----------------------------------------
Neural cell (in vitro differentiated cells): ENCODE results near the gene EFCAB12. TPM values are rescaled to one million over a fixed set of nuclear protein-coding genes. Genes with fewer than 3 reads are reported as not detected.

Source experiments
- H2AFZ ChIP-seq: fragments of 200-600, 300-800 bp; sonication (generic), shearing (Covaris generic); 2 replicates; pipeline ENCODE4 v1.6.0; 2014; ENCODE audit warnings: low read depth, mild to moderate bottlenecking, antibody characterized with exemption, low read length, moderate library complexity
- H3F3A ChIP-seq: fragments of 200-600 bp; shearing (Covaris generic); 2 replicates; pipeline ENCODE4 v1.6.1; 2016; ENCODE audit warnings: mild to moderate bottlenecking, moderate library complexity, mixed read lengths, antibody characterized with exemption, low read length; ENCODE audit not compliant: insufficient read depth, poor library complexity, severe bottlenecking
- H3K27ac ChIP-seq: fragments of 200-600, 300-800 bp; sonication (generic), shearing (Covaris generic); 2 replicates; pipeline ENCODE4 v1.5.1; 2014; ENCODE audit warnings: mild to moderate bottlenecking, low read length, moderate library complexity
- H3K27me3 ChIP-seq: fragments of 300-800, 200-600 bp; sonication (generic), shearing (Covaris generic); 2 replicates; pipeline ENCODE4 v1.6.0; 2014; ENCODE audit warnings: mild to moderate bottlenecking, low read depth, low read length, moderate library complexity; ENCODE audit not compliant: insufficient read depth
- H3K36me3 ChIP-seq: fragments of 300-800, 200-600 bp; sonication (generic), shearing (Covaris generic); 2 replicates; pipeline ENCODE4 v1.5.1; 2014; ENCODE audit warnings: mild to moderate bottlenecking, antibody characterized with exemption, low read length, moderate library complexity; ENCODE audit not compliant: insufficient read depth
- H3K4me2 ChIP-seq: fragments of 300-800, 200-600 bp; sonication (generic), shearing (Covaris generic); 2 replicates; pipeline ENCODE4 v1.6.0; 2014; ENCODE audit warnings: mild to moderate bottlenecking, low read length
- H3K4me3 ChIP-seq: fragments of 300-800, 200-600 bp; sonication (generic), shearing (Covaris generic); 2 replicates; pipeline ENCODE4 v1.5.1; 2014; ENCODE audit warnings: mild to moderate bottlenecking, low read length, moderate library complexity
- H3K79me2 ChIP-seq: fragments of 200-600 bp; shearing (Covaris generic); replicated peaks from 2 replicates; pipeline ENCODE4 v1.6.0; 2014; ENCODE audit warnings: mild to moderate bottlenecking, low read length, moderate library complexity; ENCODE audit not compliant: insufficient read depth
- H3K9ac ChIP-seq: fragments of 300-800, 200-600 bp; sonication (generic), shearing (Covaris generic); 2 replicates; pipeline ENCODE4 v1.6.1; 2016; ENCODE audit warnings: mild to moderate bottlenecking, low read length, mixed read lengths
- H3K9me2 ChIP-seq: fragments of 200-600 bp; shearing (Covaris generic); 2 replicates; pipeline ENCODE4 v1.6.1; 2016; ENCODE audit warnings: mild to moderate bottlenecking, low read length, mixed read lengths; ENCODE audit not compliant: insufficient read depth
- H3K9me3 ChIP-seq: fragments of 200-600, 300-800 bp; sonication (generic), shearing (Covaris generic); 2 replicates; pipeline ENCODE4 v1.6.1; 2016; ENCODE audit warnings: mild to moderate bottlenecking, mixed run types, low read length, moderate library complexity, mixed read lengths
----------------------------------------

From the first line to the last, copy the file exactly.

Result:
Neural cell (in vitro differentiated cells): ENCODE results near the gene EFCAB12. TPM values are rescaled to one million over a fixed set of nuclear protein-coding genes. Genes with fewer than 3 reads are reported as not detected.

Source experiments
- H2AFZ ChIP-seq: fragments of 200-600, 300-800 bp; sonication (generic), shearing (Covaris generic); 2 replicates; pipeline ENCODE4 v1.6.0; 2014; ENCODE audit warnings: low read depth, mild to moderate bottlenecking, antibody characterized with exemption, low read length, moderate library complexity
- H3F3A ChIP-seq: fragments of 200-600 bp; shearing (Covaris generic); 2 replicates; pipeline ENCODE4 v1.6.1; 2016; ENCODE audit warnings: mild to moderate bottlenecking, moderate library complexity, mixed read lengths, antibody characterized with exemption, low read length; ENCODE audit not compliant: insufficient read depth, poor library complexity, severe bottlenecking
- H3K27ac ChIP-seq: fragments of 200-600, 300-800 bp; sonication (generic), shearing (Covaris generic); 2 replicates; pipeline ENCODE4 v1.5.1; 2014; ENCODE audit warnings: mild to moderate bottlenecking, low read length, moderate library complexity
- H3K27me3 ChIP-seq: fragments of 300-800, 200-600 bp; sonication (generic), shearing (Covaris generic); 2 replicates; pipeline ENCODE4 v1.6.0; 2014; ENCODE audit warnings: mild to moderate bottlenecking, low read depth, low read length, moderate library complexity; ENCODE audit not compliant: insufficient read depth
- H3K36me3 ChIP-seq: fragments of 300-800, 200-600 bp; sonication (generic), shearing (Covaris generic); 2 replicates; pipeline ENCODE4 v1.5.1; 2014; ENCODE audit warnings: mild to moderate bottlenecking, antibody characterized with exemption, low read length, moderate library complexity; ENCODE audit not compliant: insufficient read depth
- H3K4me2 ChIP-seq: fragments of 300-800, 200-600 bp; sonication (generic), shearing (Covaris generic); 2 replicates; pipeline ENCODE4 v1.6.0; 2014; ENCODE audit warnings: mild to moderate bottlenecking, low read length
- H3K4me3 ChIP-seq: fragments of 300-800, 200-600 bp; sonication (generic), shearing (Covaris generic); 2 replicates; pipeline ENCODE4 v1.5.1; 2014; ENCODE audit warnings: mild to moderate bottlenecking, low read length, moderate library complexity
- H3K79me2 ChIP-seq: fragments of 200-600 bp; shearing (Covaris generic); replicated peaks from 2 replicates; pipeline ENCODE4 v1.6.0; 2014; ENCODE audit warnings: mild to moderate bottlenecking, low read length, moderate library complexity; ENCODE audit not compliant: insufficient read depth
- H3K9ac ChIP-seq: fragments of 300-800, 200-600 bp; sonication (generic), shearing (Covaris generic); 2 replicates; pipeline ENCODE4 v1.6.1; 2016; ENCODE audit warnings: mild to moderate bottlenecking, low read length, mixed read lengths
- H3K9me2 ChIP-seq: fragments of 200-600 bp; shearing (Covaris generic); 2 replicates; pipeline ENCODE4 v1.6.1; 2016; ENCODE audit warnings: mild to moderate bottlenecking, low read length, mixed read lengths; ENCODE audit not compliant: insufficient read depth
- H3K9me3 ChIP-seq: fragments of 200-600, 300-800 bp; sonication (generic), shearing (Covaris generic); 2 replicates; pipeline ENCODE4 v1.6.1; 2016; ENCODE audit warnings: mild to moderate bottlenecking, mixed run types, low read length, moderate library complexity, mixed read lengths